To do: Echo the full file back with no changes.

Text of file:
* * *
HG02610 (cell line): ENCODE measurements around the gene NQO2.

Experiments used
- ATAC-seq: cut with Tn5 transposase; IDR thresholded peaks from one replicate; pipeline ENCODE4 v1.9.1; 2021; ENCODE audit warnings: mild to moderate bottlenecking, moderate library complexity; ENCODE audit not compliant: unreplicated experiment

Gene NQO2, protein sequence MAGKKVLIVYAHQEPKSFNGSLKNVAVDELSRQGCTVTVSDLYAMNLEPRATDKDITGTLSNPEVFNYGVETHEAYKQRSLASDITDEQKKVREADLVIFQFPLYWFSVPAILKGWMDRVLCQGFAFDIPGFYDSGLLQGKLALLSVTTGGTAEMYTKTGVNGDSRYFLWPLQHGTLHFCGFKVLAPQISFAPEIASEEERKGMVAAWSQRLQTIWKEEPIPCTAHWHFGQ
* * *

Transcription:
HG02610 (cell line): ENCODE measurements around the gene NQO2.

Experiments used
- ATAC-seq: cut with Tn5 transposase; IDR thresholded peaks from one replicate; pipeline ENCODE4 v1.9.1; 2021; ENCODE audit warnings: mild to moderate bottlenecking, moderate library complexity; ENCODE audit not compliant: unreplicated experiment

Gene NQO2, protein sequence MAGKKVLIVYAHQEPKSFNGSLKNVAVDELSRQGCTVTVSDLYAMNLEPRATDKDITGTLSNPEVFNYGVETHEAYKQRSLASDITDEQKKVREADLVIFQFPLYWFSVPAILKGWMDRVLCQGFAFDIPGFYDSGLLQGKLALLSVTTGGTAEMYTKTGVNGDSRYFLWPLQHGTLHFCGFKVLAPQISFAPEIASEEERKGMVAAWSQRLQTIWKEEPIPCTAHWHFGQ